Date of writing – 1786 year. Located in the Museum of V. A. Tropinin and Moscow artists of his time, Moscow.
A portrait of the great generalissimo, the author created, according to some information, from memory, using rumors and impressions of people who saw Suvorov. Alexander Vasilyevich refused to pose, citing employment.
The artist specifically refused to image the character in full growth – it allowed to transfer the viewer’s attention to the personal qualities of the person depicted, without being distracted by the parade attributes corresponding to the status of an important person. The reduced size brings the person Suvorov as close as possible to the viewer, allows you to better understand him, to feel the mood, thoughts, feelings. The author was amazingly deeply able to convey the inner essence of a brilliant commander.
In the portrait, Suvorov appears to the public in an unusual shape. Numerous descriptions of his appearance, left by contemporaries, permanently fixed in memory of descendants recognizable features: short stature, thinness, swiftness in movement, a perky tuft of hair, a sword on his side, and parade standards on his head.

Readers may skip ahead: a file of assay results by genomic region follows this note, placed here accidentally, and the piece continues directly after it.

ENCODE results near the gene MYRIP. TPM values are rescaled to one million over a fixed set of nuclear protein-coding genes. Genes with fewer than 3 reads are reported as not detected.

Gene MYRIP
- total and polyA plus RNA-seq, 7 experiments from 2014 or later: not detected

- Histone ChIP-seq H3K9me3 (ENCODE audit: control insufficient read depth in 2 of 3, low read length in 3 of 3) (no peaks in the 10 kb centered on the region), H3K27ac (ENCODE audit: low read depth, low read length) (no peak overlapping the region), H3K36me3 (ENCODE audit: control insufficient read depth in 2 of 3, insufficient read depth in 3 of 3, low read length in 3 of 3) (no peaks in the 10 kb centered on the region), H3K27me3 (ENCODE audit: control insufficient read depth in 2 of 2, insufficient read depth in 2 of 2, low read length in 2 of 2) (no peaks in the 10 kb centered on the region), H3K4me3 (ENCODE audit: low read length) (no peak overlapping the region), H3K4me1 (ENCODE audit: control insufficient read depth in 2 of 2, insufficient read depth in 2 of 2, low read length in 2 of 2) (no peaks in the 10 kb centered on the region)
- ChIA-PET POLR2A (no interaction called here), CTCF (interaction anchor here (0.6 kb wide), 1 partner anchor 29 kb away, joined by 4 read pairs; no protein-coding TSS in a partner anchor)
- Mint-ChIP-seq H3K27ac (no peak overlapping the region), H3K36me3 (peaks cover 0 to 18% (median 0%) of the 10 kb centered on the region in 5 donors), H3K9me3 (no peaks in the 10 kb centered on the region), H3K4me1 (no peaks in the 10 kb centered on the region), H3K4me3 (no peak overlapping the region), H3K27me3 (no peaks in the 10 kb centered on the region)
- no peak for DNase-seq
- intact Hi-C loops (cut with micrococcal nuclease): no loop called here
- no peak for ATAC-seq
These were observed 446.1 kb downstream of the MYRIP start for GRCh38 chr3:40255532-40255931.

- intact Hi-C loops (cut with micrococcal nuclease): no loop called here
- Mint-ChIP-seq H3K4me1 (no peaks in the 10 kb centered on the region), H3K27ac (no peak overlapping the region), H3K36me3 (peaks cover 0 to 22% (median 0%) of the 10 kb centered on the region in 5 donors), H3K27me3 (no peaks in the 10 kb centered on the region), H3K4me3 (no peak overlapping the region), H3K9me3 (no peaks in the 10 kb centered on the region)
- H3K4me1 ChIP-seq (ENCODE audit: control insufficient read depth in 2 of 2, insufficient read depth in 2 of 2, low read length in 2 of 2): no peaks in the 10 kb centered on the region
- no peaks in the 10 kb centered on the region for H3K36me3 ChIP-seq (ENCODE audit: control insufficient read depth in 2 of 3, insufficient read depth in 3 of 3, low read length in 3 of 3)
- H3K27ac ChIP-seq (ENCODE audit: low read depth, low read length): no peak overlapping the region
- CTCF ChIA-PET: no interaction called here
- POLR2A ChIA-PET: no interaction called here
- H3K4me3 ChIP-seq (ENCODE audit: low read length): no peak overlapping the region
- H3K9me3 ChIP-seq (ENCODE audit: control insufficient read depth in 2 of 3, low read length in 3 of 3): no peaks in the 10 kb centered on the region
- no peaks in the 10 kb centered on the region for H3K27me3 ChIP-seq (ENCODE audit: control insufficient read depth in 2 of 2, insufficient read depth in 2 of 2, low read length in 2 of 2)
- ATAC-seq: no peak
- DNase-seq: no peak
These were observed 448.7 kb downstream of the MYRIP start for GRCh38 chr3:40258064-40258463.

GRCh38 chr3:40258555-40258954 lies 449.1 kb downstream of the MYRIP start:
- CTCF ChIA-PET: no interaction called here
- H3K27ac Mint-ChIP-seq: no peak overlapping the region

Levitsky shows another Suvorov. An elderly man in a traditional wig, jacket, tied with a sash, is looking at the viewer from a portrait. On the chest – the only order of the huge number of awards granted to the great commander in different countries of the world. On the side, in the right corner of the canvas, a sword is slightly noticeable – the only attribute that gives out the character’s military “specialty”.
Levitsky’s generalissimo is a middle-aged man who is beginning to gain weight with an attentive, intelligent look. Suvorov’s eyes are extraordinarily attractive. They read the feelings of a person who has lived a lot and survived a lot. Despite his greatest military talent and worldwide fame, Alexander Vasilyevich remained an ordinary person who conscientiously performed the work he served.